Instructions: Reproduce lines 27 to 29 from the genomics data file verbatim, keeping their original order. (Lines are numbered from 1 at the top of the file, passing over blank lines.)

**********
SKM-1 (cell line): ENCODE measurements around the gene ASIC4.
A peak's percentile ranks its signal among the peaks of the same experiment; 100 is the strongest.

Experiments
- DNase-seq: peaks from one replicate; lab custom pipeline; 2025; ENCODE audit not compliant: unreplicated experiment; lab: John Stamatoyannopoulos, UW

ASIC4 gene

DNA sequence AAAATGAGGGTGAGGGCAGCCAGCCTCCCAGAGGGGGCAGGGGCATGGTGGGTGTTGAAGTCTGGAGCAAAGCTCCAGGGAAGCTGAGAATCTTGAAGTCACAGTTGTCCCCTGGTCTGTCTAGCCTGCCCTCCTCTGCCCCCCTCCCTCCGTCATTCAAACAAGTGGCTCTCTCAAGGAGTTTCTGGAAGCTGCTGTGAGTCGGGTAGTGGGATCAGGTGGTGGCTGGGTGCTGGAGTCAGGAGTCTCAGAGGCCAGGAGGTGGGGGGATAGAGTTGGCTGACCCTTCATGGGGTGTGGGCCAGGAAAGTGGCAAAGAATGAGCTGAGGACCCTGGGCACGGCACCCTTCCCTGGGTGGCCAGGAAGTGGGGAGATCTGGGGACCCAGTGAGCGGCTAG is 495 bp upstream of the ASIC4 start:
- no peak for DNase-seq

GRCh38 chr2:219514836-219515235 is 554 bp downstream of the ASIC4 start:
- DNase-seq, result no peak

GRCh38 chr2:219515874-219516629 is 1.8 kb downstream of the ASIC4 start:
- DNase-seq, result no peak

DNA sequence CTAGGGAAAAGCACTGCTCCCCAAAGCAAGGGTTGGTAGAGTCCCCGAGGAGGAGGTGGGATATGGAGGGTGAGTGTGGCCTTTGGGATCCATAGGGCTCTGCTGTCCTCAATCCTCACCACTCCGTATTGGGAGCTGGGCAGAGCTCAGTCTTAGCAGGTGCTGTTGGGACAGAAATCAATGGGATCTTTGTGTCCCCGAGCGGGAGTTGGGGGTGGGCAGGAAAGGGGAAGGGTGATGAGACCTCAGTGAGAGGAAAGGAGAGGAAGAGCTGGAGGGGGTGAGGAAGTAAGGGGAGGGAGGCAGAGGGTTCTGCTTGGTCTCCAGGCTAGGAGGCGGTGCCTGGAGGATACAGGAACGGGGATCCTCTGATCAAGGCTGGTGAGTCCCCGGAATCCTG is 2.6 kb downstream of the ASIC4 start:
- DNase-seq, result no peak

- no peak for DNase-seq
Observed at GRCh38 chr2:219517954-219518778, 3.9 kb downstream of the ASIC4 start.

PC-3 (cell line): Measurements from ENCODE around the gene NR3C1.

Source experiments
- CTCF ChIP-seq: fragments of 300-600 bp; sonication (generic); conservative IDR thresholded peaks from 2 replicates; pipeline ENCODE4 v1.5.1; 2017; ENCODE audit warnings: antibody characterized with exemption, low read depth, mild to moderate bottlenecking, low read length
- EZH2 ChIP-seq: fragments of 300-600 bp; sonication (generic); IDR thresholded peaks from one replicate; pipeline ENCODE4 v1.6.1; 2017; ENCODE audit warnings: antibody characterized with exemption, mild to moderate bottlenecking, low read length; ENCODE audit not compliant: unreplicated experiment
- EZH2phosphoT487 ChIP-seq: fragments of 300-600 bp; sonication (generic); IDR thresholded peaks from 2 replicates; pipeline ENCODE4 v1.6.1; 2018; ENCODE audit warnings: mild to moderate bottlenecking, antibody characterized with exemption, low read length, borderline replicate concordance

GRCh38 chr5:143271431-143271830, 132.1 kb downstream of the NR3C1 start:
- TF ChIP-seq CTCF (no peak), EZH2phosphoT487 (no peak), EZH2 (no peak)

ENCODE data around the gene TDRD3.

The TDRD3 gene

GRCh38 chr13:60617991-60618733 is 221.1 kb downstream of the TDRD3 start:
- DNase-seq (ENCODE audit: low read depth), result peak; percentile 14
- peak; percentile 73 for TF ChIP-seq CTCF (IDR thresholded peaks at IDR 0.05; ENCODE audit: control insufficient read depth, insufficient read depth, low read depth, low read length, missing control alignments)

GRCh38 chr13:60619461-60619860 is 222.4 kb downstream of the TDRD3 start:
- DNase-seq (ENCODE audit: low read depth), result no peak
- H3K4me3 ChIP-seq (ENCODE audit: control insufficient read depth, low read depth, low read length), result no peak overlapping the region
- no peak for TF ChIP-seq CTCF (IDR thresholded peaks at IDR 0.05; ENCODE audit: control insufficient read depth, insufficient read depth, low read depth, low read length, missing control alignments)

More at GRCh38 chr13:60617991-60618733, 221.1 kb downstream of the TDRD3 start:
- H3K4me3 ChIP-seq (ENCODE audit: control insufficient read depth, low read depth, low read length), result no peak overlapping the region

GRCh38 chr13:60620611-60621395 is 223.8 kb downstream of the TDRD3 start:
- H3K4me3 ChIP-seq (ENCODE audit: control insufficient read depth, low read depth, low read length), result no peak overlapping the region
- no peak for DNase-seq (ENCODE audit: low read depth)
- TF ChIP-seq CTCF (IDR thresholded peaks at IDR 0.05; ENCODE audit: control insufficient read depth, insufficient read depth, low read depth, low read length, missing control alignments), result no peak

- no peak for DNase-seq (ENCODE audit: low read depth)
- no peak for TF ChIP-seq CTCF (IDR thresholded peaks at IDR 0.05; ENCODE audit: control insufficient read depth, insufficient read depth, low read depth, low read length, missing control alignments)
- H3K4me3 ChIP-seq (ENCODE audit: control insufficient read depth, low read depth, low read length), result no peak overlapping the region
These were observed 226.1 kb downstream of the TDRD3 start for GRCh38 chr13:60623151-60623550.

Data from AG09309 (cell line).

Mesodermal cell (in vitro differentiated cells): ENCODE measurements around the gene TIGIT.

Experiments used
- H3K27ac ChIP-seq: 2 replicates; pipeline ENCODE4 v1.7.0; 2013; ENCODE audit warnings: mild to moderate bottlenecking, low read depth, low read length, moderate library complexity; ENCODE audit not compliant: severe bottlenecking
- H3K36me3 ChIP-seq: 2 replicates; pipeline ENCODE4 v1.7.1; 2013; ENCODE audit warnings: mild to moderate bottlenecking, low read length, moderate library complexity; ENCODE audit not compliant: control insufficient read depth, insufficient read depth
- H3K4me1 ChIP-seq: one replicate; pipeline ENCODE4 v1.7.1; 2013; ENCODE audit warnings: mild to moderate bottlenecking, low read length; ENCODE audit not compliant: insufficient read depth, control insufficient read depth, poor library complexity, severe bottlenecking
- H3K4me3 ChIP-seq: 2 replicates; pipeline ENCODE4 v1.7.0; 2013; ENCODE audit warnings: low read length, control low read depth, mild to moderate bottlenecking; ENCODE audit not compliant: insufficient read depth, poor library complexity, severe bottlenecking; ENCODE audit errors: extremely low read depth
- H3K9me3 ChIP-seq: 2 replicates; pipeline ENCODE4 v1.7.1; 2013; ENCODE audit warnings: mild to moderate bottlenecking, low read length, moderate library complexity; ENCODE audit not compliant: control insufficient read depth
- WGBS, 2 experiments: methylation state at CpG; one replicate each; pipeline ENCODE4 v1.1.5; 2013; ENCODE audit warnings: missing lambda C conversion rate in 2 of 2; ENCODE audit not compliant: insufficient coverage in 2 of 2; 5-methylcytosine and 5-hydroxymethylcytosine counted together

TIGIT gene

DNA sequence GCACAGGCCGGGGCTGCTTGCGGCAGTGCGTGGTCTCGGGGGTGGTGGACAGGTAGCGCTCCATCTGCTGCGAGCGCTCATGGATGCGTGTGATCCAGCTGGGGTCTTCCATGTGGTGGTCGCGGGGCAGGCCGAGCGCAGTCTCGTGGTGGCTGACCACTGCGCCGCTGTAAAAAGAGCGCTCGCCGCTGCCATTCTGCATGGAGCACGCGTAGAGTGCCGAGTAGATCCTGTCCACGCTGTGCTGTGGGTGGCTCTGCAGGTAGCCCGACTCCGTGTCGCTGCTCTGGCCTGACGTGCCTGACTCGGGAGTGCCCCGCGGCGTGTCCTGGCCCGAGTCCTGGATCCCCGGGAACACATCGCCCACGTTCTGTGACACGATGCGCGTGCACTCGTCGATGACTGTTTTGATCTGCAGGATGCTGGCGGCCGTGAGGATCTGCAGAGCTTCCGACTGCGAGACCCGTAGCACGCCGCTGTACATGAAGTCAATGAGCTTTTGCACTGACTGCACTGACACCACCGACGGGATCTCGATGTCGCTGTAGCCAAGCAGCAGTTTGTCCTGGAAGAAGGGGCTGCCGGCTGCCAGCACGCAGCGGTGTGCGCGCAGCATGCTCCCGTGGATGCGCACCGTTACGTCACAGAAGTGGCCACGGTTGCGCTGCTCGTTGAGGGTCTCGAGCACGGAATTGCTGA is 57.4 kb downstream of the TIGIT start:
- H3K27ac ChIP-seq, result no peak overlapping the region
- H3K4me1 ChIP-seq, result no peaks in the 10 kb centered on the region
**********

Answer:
- peak; percentile 73 for TF ChIP-seq CTCF (IDR thresholded peaks at IDR 0.05; ENCODE audit: control insufficient read depth, insufficient read depth, low read depth, low read length, missing control alignments)

GRCh38 chr13:60619461-60619860 is 222.4 kb downstream of the TDRD3 start:
- DNase-seq (ENCODE audit: low read depth), result no peak